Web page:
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    Re: sextant without paper charts
    From: Robert Eno
    Date: 2008 Nov 9, 11:37 -0500

    It was officially called a "Mark I Ball Recording Sextant". I like to call
    it the "Kerplunk" sextant.
    It was an experiment -- one of many in a quest to find the perfect
    artificial horizon sextant -- that did not work out in practice as it did on
    paper. In the end, the bubble sextant was the most practical and dominated
    the field.
    I own a Kerplunk sextant that is in mint condition. Mine is dated 1944. US
    Navy Bureau of Ships
    The sextant works essentially like this:
    The operator allows the pendulous alidade to swing freely until the observed
    body is approximately in the centre of the view, upon which he locks the
    alidade by pulling a trigger mechanism. He then fine tunes the recording by
    adjusting a fine adjust knob at the same time, squeezing another trigger
    mechanism which allows lead shot to drop, one shot at a time, onto piece of
    carbon paper which leaves an impression dot on a graph plate. The observer
    then examines the graph plate and tries to average out the dots to come up
    with a number. I am likely not doing a very good job of describing the
    process but if you want, I can send you a copy of the instructions.
    Short answer: the Ball Drop Sextant did not live up to it's promise and in
    fact proved to be too cumbersome and too inaccurate.
    I have tried bubble sextants and bubble attachments at sea many many times,
    and have found that bubble horizon observations at sea these yield dubious
    results; even when the sea is flat-arsed calm. Of course I have all of the
    data from my past efforts. It's fun to try, but in terms of usefulness, I
    would question the value of one's efforts unless you simply had nothing else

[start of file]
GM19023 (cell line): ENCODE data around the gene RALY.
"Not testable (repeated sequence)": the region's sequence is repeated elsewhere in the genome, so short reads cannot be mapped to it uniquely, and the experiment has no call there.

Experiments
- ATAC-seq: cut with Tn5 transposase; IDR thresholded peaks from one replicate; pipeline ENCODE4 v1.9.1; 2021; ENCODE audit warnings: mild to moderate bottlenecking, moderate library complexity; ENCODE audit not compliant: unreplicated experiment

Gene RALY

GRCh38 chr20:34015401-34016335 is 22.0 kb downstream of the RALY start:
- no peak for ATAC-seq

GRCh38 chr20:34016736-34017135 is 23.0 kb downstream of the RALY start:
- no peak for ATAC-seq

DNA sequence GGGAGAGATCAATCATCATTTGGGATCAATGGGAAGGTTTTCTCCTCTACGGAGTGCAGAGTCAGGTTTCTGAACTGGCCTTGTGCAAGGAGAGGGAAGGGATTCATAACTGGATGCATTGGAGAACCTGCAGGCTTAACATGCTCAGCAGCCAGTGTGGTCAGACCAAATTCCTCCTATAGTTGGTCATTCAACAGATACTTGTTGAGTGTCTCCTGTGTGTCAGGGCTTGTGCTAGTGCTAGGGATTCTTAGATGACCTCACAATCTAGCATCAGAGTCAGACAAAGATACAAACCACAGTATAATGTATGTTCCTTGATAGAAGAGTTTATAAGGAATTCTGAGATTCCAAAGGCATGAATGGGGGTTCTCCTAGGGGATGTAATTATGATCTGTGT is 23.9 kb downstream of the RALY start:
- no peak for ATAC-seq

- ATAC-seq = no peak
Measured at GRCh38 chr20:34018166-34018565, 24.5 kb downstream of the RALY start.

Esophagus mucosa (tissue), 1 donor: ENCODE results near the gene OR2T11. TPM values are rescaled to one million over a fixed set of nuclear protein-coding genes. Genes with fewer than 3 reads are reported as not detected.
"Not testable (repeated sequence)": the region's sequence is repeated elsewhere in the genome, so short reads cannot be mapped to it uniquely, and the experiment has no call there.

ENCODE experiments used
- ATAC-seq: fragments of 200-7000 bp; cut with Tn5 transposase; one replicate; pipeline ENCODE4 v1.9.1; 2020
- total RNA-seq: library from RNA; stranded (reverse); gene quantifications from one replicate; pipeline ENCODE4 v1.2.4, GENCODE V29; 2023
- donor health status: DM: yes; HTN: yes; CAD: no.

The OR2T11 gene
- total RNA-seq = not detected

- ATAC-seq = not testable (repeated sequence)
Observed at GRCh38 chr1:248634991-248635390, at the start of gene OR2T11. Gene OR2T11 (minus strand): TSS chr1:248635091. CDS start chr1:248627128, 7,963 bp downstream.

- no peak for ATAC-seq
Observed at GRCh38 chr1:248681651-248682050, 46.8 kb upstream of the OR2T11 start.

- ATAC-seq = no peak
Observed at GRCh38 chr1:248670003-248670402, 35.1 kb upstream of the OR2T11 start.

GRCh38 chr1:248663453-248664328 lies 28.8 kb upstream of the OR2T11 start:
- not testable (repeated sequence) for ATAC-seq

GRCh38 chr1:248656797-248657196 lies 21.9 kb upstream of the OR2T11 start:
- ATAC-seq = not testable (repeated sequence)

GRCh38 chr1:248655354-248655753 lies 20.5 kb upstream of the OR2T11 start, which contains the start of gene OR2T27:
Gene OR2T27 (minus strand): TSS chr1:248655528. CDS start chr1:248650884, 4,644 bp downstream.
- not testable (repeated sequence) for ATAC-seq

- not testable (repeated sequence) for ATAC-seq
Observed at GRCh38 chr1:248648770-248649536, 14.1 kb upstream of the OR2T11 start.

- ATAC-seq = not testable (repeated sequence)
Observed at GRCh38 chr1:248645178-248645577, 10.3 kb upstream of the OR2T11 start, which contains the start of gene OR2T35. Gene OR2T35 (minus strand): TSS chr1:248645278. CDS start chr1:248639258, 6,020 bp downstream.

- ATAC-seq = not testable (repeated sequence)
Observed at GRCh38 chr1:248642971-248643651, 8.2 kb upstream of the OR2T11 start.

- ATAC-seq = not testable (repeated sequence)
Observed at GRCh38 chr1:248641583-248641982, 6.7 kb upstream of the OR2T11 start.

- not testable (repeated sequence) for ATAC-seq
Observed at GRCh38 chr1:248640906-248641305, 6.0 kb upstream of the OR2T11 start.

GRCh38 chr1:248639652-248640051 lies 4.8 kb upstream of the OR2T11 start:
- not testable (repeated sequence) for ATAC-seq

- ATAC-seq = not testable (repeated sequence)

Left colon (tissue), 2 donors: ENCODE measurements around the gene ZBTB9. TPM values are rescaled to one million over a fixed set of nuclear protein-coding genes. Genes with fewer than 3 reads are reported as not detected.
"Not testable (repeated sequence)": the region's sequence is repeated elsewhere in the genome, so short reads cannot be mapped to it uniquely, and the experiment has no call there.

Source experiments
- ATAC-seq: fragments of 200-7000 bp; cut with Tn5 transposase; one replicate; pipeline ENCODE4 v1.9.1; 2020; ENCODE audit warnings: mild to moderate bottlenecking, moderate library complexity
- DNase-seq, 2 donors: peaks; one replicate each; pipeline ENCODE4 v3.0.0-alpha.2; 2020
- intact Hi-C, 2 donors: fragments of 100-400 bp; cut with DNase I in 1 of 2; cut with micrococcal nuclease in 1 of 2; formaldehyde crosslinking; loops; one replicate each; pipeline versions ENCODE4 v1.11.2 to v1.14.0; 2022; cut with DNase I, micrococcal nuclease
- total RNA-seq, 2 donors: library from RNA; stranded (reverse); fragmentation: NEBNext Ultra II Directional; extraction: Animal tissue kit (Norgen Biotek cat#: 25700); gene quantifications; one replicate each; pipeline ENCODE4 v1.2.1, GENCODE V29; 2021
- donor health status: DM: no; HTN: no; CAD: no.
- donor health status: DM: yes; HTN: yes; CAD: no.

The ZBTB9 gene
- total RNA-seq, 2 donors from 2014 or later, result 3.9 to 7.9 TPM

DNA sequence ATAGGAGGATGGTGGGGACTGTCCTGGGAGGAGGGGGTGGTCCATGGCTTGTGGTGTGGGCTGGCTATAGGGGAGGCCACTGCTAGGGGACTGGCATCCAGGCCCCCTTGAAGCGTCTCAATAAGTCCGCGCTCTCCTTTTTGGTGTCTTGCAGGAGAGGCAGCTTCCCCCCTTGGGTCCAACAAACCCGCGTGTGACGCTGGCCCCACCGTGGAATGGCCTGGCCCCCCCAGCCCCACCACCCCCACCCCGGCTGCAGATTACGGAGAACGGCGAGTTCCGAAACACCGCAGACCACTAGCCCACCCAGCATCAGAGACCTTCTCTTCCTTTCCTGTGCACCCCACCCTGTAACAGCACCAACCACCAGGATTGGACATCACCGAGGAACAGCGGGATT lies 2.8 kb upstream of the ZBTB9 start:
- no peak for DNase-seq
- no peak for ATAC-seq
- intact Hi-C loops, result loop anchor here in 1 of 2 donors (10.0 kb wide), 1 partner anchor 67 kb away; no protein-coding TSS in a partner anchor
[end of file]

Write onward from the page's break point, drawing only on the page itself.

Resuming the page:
to go on.  Just for your interest, some of the pioneer aviators in the
    Canadian Arctic (we are talking the 1920's and 1930's) used marine sextants
    for navigating through the trackless barrenlands. In the absence of a decent
    DR position, they would land on a lake, set up an artificial horizon and
    take sun shots. I have a photo of this operation.
    my two bits' worth.
    ----- Original Message -----
    From: "bruce hamilton" 
    Sent: Sunday, November 09, 2008 1:43 AM
    Subject: [NavList 6466] Re: sextant without paper charts
    > Four who actually know how to use the sextant. On coastal merchant ships
    > it went like this :-)
    > The Old man knew everything about the sextant, but didn't tell you.
    > The First Mate used to know, but was too busy running the ship
    > The Second Mate knew it for his exams, but forgot the details.
    > The Third Mate was going to know when after he wrote his exams.
    > The Navigation Cadet wanted to know, but could not find anyone to teach
    > him.
    > Question: I spent a lot of time sailing the foggy waters around
    > Newfoundland, and we would often have a sunny day above, but the horizon
    > was obscured by fog. Does anyone on the list own one of those sextants
    > that drop a bit of shot to calculate the horizon? I believe the US Navy
    > had them.Were they any good?
    > If the sextant had continued to evolve, I think a gyroscopic base might
    > have been a good route. I saw one somewhere.Does anyone know about those?
    > Did inertial navigation ever make it to the Merchant Navy bridge or is
    > it still military only?
    > frankreed@HistoricalAtlas.net wrote:
    >> And three days after I wrote about this on NavList, I see that one Tim
    >> Queeney blogged about it on oceannavigator.com:
    >> "The U.S. Navy is well known to be secretive about its nuclear
    >> submarines.
    >> [...] But as ON contributor Greg Rudzinski points out, there is one piece
    >> of
    >> gear that sub officer's will discuss: the fact that the boat carries a
    >> sextant. Check out this article on the new U.S.S. New Hampshire from the
    >> Nashua, New Hampshire Telegraph. One of the sub's officers actually
    >> admits
    >> there are only four members of the crew who know how to use this rare
    >> navigational device. "
    >> A hot topic. :-)
    >> frankreed@HistoricalAtlas.net writes:
    >>> Here's an article about a tour of the new Virginia class submarine "New
    >>> Hampshire" which is almost ready to joing the fleet (the URL below
    >>> should be
    >>> all on one line; just in case your web browser or email client doesn't
    >>> render it that way):
    >>> http://www.nashuatelegraph.com/apps/pbcs.dll/article?AID=/20081021/NEWS01/310219927/-1/news01
    >>> Right at the top, the article notes that the submarine carries a
    >>> sextant,
    >>> just in case. Later in the article, it's explained that they carry no
    >>> paper
    >>> charts.
    >>>  -FER
    >> >
    > >
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